The Excavation is available on Netflix. If you want to know if The Dig is inspired by a true story, read on! The Excavation is the account of the events surrounding the discovery of the Sutton Hoo burial site. In this historical fiction film, Mrs. Edith Pretty hires self-taught archaeologist Basil Brown to unearth mounds in one of his fields. As Europe prepares for World War II. You are about to discover some of the most important historical artifacts that will redefine the history of England. If you’re wondering if The Excavation is based on a true story, we’re here to help you dispel those doubts!
Is The Excavation Based On A Real Story?
Yes, The Excavation is based on a true story. It is based on the homonymous novel by John Preston. The author of the novel is the nephew of Peggy Piggott, who was one of the people involved in the excavation. However, John Preston admitted that he had used a degree of literary license for the book’s dramatic effect. Therefore, it is not an accurate account of the actual events. The book presents events through the eyes of different people. This means that it necessarily has an impact on the chronology and knowledge of the archaeological site and the people involved in the project.
John Preston was not aware of his family’s involvement in the Sutton Hoo excavations until 2004. When a distant cousin accidentally slipped him into their conversation. Preston never met his aunt, Peggy, because she did not get along with John’s father. Peggy was the first person to find gold at the site and kept a journal, which John Preston eventually obtained from his stepsister, who grew up with Peggy. Describe the social environment of the time and the excavation. As the team unearthed the “remnants of a lost civilization,” civilization itself was about to rush into World War II.
As for the real events, the book is far from reality. Which means the movie does too. The book and the film merge the excavations into one. The actual excavations took place in 1938 and 1939. The first three burial mounds were excavated and then the famous ship burial was discovered between May 8 and September 3, 1939. Even the dramatic incident of the detachment is perhaps situated in the narrative of a different phase of excavation.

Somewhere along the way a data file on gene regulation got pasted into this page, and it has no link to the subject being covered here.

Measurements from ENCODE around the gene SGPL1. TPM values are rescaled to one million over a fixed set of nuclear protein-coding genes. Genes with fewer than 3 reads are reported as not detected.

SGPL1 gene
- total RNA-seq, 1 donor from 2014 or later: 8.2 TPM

The original site of the Edith Pretty property consisted of eighteen low mounds, located 500 meters from the main house. Edith had a great interest in history and archeology and she was interested in mounds for a long time. In July 1937, her Edith met a local historian, Vincent Redstone. And she talked about the mounds on her property. Redstone wrote to the Ipswich Museum, after which the museum’s curator, Guy Maynard, visited the Sutton Hoo estate. It was then that the museum appointed Basil Brown to begin excavating the site.
Another important difference from the historical facts is that the film shows Mrs. Edith Pretty as a young widow, but she was actually about 56 years old when the 1939 excavations took place. Although Mrs. Pretty is much younger than Basil Brown in the movie was actually five years older than him. The relationship between the two was completely platonic.
Rory Lomax is a fictional character in both the novel and the movie. The real key photographers on the site are Mercie Lack and Barbara Wagstaff. Therefore, the romance between Rory and Peggy is not based on real events. In fact, at the time, Peggy was married to her first husband, Stuart Piggot. Although the book indicates that she had to interrupt her honeymoon to join the dig, she and Stuart had been married since 1936.
These scenes were shot for the movie in Cromer, Norfolk. But they were eventually cut from the final cut of the film. The Excavation shows the failure of her marriage to Stuart, which actually occurred many years later, and they divorced in 1956. Thus, although The Excavation may present some mismatches in the chronology and finer details. The Excavation is based on a true story.